Definitely a win all around – and all of the plates were scraped clean. Keep these recipes handy!

Hungary
(recipes borrowed from the cooks at: http://homepage.interaccess.com/~june4)

Sauerkraut and Pork (Szekely gulyas)

  • 2 lbs. pork cubedphoto(6)
  • 1 &1/2 lbs. sauerkraut, rinse and drained
  • 2 white onions, chopped
  • 2 Tbls. lard or oil (if meat is very lean)
  • 2 Tbls. Hungarian sweet paprika (no generic please)
  • 1 large can of crushed tomato (or fresh tomatoes peeled and crushed)
  • 1 Tbls. sugar
  • 2 Bay leaves
  • 1 cup of water
  • 1/2 pint of sour cream (no yogurt please)
  • salt and pepper to taste

Brown the meat and onion (in lard or oil if needed) in a pot with lid. Add the paprika to the meat and onion mix, stir to mix in (do not burn). Put in the drained sauerkraut, crushed tomatoes, bay leaves and sugar. Mix. Cover pot. Cook slowly for about one hour, or until meat is tender. Add the sour cream and stir it in. The aroma will make yphoto(3)our mouth water. Serve in soup plates, with good crusty bread, a meal fit for the Kaiser.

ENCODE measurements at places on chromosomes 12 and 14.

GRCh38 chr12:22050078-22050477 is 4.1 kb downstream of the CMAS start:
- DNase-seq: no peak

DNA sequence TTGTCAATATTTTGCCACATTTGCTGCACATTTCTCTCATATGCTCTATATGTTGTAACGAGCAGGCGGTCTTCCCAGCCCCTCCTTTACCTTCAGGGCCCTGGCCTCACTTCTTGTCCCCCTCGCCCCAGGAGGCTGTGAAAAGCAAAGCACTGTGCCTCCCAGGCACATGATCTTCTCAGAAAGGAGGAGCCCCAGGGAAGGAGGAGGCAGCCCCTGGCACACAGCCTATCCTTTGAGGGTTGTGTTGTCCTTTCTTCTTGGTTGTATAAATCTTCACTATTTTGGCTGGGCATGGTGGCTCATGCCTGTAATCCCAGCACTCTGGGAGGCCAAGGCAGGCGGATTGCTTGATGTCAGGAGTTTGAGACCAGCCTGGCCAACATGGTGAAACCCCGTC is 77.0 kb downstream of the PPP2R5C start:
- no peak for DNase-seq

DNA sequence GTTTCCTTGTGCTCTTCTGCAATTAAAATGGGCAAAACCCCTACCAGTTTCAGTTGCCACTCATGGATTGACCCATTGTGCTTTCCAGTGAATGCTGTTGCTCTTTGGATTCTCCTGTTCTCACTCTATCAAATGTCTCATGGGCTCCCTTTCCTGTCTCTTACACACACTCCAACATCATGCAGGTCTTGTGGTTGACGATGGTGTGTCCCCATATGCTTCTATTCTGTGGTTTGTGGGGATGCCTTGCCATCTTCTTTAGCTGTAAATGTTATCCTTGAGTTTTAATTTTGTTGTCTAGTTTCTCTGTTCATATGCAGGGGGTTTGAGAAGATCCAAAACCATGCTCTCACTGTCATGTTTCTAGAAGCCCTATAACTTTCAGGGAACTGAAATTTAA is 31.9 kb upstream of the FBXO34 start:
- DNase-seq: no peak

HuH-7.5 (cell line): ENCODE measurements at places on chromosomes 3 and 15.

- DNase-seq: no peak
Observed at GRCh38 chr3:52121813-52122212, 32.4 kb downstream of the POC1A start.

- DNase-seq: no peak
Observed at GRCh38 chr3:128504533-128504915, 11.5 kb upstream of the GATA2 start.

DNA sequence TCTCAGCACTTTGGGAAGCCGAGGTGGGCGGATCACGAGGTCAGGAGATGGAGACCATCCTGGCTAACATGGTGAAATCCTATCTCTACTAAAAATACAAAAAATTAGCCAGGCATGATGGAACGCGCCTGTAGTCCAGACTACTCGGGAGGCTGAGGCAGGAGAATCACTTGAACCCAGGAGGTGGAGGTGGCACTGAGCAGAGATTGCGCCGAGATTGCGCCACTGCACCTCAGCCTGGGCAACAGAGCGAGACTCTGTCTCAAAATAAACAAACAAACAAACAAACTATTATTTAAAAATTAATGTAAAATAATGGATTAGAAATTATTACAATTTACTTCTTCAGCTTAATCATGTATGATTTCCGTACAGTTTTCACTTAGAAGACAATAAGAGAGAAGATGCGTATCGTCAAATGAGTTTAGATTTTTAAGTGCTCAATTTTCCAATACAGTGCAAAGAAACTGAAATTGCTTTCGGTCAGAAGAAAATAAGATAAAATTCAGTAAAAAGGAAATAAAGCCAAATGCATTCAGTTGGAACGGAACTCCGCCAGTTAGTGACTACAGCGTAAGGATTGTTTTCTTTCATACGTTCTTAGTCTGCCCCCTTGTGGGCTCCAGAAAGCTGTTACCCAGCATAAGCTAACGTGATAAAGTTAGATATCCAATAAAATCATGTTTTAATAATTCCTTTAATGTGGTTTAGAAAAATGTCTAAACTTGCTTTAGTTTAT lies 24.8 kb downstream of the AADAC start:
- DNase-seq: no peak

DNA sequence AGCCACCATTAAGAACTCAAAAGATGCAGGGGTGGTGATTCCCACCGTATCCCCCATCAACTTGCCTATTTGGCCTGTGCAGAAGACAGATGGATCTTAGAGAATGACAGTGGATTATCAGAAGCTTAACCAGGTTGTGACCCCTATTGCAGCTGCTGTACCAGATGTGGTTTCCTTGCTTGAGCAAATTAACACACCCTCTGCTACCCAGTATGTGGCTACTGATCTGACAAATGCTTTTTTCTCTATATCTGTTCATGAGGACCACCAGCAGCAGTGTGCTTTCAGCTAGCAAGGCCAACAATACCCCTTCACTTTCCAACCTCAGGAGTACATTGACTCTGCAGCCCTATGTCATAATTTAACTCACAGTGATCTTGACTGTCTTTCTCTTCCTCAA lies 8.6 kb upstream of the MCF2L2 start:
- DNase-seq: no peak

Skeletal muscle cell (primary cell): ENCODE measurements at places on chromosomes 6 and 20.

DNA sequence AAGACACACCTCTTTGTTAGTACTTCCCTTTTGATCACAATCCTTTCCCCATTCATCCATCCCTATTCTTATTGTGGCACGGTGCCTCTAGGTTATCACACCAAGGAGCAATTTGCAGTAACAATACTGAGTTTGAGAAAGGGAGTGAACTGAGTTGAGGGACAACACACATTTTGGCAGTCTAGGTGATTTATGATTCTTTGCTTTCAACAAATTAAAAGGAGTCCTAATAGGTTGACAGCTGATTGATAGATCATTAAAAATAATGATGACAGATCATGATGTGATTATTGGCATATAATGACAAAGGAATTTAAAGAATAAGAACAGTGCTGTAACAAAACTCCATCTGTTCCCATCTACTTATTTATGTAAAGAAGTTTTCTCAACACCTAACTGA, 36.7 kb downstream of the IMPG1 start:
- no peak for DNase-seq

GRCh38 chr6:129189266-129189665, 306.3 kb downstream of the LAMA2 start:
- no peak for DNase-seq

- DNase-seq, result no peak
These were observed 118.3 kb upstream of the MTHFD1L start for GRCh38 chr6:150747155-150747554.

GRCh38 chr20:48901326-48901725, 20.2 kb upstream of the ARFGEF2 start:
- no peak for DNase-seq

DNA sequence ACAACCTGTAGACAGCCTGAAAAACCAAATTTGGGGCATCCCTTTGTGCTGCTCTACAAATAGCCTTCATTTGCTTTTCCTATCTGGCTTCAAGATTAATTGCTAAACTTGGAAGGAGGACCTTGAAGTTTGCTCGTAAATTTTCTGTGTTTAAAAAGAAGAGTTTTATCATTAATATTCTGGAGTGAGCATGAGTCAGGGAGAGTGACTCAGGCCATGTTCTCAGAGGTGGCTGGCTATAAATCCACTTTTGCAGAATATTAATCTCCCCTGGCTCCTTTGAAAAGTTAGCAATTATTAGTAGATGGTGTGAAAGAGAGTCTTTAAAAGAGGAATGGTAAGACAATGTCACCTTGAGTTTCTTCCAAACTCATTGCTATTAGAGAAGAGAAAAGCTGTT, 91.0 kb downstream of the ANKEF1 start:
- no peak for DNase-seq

Green Beans with Dill (Kapros zoldbabfozelek)

  • 2 packages of green beans
  • 2 Tbl. Lard or butter
  • 2 Tbl. flour
  • 1/2 cup of sliced onion
  • 1/4 cup of good vinegar
  • 2 tsp. sugar
  • 1 Tbl. chopped fresh dill

Directions: Cook beans in salted water till tender, not soft. Melt lard or butter, add onions and saute till limp, add chopped dill. Then add flour making a roux. Add 1 cup of water, sugar and vinegar and stir while the sauce gets thick. Add drained beans, and mix, if too thick add a little more water.


Estonia…

Sunday, September 23 –